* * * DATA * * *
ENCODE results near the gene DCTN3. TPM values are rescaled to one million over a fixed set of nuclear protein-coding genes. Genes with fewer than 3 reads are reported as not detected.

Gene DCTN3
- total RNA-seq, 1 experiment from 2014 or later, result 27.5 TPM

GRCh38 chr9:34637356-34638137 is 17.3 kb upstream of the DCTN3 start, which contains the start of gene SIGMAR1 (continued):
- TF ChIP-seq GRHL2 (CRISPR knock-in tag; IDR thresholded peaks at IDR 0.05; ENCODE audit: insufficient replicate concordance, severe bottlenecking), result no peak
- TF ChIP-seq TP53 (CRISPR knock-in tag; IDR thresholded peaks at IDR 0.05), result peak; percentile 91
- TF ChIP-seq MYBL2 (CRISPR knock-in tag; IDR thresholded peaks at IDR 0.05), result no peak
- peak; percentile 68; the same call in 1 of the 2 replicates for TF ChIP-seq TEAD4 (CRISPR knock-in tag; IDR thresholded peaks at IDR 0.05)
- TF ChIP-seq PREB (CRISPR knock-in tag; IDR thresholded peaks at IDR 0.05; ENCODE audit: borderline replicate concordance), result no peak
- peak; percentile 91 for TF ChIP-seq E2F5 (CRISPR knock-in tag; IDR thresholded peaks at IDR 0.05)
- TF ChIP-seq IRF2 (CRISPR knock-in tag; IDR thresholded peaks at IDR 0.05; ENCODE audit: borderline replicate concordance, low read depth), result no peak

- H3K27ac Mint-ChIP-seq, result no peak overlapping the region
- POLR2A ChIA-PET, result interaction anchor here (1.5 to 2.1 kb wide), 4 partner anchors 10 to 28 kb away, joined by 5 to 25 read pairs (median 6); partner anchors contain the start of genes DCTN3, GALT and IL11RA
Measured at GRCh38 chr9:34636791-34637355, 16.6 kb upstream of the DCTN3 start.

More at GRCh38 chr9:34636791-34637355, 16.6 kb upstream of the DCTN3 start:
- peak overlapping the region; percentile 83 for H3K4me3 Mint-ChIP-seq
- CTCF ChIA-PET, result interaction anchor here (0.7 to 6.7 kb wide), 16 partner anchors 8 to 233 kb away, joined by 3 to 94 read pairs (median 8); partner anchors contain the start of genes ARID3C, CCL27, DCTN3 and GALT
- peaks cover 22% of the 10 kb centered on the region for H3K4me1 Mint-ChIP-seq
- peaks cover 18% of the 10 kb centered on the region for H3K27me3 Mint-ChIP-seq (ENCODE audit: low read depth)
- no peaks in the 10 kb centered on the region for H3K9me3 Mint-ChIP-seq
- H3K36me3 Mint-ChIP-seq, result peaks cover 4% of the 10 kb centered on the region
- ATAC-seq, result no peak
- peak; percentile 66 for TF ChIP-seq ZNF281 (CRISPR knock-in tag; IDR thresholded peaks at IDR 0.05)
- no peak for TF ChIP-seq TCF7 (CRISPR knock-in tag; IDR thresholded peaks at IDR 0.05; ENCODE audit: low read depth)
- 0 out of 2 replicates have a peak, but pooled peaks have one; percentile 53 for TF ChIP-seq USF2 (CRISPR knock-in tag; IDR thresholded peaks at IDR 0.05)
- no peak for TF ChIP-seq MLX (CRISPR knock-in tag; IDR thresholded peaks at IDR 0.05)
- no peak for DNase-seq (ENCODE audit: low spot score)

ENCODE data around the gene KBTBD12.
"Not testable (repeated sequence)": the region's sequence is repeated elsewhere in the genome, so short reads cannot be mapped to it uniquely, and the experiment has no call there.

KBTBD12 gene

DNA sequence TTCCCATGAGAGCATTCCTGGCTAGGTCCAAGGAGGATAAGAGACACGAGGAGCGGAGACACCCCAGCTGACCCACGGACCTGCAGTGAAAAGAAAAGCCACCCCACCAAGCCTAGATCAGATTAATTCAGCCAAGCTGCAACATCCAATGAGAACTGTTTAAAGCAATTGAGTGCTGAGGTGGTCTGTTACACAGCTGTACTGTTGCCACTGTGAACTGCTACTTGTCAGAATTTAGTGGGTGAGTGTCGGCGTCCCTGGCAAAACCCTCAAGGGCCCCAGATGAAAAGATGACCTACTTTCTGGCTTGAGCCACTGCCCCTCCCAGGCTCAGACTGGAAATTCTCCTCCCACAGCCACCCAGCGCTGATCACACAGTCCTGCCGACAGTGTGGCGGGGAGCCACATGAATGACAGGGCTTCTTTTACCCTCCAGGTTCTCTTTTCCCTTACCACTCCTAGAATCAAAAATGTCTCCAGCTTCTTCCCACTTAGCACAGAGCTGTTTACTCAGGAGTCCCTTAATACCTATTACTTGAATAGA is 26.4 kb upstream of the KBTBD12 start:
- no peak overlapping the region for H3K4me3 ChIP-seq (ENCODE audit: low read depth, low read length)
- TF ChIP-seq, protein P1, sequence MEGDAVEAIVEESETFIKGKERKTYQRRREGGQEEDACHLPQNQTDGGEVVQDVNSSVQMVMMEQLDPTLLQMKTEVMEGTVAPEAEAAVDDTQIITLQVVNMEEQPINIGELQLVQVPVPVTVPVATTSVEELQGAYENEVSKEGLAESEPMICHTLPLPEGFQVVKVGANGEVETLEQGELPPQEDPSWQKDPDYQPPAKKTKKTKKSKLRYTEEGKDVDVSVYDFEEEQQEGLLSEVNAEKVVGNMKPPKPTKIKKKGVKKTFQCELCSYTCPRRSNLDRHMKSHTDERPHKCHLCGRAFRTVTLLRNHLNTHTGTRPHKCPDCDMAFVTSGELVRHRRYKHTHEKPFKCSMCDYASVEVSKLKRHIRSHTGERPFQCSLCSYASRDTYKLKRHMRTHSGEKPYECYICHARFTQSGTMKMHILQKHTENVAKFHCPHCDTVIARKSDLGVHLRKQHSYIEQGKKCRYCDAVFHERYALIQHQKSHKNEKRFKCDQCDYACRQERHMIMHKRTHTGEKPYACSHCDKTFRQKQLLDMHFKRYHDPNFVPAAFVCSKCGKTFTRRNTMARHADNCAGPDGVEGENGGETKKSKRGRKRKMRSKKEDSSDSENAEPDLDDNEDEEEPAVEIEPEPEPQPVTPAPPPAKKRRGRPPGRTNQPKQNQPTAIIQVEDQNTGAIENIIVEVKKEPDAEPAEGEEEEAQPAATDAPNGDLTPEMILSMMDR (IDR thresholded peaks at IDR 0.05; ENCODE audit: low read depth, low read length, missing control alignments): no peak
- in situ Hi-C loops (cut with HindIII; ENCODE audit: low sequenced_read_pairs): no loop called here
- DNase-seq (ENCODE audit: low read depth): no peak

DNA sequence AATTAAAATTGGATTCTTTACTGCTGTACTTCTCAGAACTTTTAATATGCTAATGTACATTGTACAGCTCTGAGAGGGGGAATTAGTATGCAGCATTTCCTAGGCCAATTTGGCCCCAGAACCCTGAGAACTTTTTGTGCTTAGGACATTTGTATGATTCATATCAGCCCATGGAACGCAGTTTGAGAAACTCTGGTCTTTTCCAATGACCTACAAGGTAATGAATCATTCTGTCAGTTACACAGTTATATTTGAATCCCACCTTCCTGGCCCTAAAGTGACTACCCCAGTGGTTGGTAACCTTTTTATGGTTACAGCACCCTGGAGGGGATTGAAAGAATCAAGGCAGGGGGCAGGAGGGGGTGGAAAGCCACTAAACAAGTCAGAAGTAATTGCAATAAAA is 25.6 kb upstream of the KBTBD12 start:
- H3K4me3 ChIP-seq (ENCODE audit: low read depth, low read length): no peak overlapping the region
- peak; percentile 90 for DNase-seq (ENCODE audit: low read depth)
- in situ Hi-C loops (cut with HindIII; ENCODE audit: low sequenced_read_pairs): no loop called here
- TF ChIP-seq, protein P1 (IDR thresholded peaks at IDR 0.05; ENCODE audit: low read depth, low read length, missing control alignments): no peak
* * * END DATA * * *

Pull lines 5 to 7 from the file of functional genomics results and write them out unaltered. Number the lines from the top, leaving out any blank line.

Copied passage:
- TF ChIP-seq GRHL2 (CRISPR knock-in tag; IDR thresholded peaks at IDR 0.05; ENCODE audit: insufficient replicate concordance, severe bottlenecking), result no peak
- TF ChIP-seq TP53 (CRISPR knock-in tag; IDR thresholded peaks at IDR 0.05), result peak; percentile 91
- TF ChIP-seq MYBL2 (CRISPR knock-in tag; IDR thresholded peaks at IDR 0.05), result no peak